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Build Your Own Coils Phil Salas ­ AD5X Introduction I really enjoy experimenting with different ways of making portable and mobile antennas. However, one big problem is finding reasonably priced coil stock. Recently I've been making my own coils and so I wanted to pass on my methods. Also described are neat ways to build coil supports for your home-made air-wound coils. The Coil The basic form for the coil is 2" PVC pipe. I start with a 1-foot length of pipe, and carefully mark four evenly spaced lines along the length of the pipe. See photo "Marked Pipe". To this PVC pipe, I tie-wrap four pieces of nylon edge trim available from McMaster-Carr (www.mcmaster.com, PN 85085K8, $10.50 for 25 12-3/4" strips). This nylon edge trim provides the support to provide for an 8-TPI coil. I used 14 gauge copper wire for the coil itself (McMaster-Carr 8873K51, $10.20 for 80-feet). But before connecting the nylon edge trim, you need to determine the length of the coil that you will need. I use the solenoid inductance equation to determine this: Luhy = D2N2/(18D + 40l) Where D = coil diameter in inches N = Number of turns l = coil length in inches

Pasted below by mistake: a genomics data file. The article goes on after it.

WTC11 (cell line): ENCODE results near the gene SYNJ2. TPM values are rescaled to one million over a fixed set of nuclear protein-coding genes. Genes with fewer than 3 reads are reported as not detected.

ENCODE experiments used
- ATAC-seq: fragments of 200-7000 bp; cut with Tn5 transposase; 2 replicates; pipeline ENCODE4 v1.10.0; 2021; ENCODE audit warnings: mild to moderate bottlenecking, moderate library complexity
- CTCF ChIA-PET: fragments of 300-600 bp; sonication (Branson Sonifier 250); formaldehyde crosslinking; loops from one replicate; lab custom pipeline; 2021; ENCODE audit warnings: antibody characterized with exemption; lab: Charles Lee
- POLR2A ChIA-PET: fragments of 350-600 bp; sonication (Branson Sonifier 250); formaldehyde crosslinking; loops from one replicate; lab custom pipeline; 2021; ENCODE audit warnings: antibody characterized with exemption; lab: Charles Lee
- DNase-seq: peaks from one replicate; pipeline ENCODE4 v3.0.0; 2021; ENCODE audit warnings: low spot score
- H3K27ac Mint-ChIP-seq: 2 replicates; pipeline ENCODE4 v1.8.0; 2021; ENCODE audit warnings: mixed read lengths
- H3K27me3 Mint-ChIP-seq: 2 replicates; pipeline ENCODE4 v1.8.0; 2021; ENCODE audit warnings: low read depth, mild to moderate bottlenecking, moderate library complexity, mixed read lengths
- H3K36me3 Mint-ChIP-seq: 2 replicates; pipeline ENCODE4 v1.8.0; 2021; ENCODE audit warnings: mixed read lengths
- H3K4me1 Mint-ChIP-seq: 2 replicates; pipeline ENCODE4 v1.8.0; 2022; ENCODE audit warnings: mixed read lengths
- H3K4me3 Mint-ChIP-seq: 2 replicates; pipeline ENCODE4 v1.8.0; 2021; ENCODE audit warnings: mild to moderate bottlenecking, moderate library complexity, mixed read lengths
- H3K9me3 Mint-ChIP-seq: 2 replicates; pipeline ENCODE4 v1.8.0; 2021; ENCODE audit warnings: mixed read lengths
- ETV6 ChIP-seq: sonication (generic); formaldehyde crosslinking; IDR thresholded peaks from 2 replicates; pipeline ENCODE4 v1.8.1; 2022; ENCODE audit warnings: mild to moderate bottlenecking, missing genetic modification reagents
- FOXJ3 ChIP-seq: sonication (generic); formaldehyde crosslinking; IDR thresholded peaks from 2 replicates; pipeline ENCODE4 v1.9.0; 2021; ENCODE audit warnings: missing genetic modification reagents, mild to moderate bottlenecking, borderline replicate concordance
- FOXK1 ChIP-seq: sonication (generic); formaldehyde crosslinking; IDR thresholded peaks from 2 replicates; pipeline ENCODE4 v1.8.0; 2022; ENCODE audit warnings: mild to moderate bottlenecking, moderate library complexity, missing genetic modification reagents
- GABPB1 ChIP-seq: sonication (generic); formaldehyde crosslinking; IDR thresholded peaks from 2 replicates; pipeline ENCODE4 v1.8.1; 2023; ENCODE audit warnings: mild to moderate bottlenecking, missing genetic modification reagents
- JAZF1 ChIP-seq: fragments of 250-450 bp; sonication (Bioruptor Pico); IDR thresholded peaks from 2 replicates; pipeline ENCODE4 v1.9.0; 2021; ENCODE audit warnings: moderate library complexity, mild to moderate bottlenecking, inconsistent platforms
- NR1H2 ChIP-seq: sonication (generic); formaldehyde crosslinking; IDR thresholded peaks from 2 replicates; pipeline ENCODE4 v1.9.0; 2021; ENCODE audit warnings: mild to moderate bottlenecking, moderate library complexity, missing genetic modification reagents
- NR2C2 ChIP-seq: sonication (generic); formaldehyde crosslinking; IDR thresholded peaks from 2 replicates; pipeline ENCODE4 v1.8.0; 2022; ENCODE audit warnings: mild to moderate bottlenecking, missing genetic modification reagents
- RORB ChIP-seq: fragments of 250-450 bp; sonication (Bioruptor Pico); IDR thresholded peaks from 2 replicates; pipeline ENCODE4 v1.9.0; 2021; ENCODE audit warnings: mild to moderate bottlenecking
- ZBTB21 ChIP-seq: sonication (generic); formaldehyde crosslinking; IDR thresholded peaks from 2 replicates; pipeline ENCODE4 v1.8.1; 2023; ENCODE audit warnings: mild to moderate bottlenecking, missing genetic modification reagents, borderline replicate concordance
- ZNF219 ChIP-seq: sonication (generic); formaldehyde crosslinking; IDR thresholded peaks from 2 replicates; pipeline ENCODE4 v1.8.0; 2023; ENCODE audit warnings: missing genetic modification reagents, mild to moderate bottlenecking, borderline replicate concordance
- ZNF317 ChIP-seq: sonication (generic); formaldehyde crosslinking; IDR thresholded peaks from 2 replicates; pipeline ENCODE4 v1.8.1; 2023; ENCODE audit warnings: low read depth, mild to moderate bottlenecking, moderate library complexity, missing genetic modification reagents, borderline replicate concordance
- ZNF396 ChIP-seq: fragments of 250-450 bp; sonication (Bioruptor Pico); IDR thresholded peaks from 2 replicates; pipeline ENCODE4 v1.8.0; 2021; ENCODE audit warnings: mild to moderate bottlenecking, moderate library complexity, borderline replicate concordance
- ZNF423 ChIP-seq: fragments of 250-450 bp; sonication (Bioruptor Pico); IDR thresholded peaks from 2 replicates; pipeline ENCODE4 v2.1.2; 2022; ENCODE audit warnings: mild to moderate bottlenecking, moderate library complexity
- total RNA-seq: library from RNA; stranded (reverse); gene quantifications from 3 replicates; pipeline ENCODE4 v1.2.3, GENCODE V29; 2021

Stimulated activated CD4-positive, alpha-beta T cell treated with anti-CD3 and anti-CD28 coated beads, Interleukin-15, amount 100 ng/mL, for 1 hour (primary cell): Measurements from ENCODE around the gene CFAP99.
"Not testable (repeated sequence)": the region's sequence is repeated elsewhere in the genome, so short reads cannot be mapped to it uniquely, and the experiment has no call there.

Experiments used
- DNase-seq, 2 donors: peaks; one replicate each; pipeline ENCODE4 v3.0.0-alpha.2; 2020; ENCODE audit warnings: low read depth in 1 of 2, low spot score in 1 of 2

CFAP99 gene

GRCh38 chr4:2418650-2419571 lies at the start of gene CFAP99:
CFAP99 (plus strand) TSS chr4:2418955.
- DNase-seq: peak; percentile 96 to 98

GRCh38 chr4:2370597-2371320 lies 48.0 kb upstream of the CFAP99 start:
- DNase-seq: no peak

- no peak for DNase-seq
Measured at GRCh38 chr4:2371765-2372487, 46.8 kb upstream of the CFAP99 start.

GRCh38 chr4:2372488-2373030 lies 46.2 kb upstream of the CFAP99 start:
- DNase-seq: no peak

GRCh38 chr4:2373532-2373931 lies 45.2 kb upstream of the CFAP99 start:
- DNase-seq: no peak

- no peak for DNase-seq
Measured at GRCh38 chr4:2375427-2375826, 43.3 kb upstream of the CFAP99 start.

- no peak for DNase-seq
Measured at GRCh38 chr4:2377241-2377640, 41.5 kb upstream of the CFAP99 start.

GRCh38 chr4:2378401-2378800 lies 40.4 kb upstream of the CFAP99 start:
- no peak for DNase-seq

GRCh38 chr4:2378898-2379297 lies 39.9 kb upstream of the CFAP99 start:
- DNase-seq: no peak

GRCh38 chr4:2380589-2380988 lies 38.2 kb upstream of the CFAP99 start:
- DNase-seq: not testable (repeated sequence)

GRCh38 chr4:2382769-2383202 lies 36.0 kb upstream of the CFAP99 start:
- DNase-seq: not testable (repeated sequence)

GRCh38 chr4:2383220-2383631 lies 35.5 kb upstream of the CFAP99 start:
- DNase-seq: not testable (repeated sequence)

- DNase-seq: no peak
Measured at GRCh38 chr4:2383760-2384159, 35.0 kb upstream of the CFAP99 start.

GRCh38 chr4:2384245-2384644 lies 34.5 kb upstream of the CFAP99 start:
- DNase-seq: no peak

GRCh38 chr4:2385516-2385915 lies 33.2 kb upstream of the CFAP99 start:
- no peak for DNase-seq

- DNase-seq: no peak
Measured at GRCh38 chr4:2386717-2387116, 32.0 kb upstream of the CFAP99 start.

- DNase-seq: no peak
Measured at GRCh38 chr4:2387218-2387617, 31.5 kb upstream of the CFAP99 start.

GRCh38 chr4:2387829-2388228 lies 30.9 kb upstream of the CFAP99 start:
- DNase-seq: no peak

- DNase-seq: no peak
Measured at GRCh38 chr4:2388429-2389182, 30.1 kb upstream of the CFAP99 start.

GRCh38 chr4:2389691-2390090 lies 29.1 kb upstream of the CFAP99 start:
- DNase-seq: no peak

The actual coil diameter will be 2.5" (OD of the PVC pipe plus the nylon strips), and the number of turns/inch is 8 (when using the referenced nylon edge trim). So, rearranging the equation to solve for the coil length: l = 0.156 N2/L ­ 1.125 I wanted 30 uhy of inductance, so I made my coil 4.5" long, which should ensure greater than 30 uhy. To make the 4-1/2" long coil, I cut four pieces of the nylon edge trim to 5-inches each, and clipped off two of the serrated edges on each end to leave room for tie-wrapping the nylon strips to the PVC pipe. Then I aligned the four strips with the four lines marked on the PVC pipe, and tie-wrapped the strips in place. See photo "Nylon Tie Wrap". Drill 1/8" diameter holes at each side of the coil to hold the wire while you wind it. Then, wind the wire over the nylon strips. See photo "Coil On PVC". Once you are finished winding the coil, fill the nylon edge trim with epoxy or hot glue. I prefer hot glue, but your operating environment may dictate the more rugged epoxy. When cured, remove the tie-wraps and slide the coil off the PVC pipe. A finished coil is shown in photo "Final Coil". Coil Supports In previous articles, I've recommended sprinkler riser tubing (July 2002 QST "Portable Travel Antenna") and 3/8" diameter wood dowel as the top-to-bottom coil mounting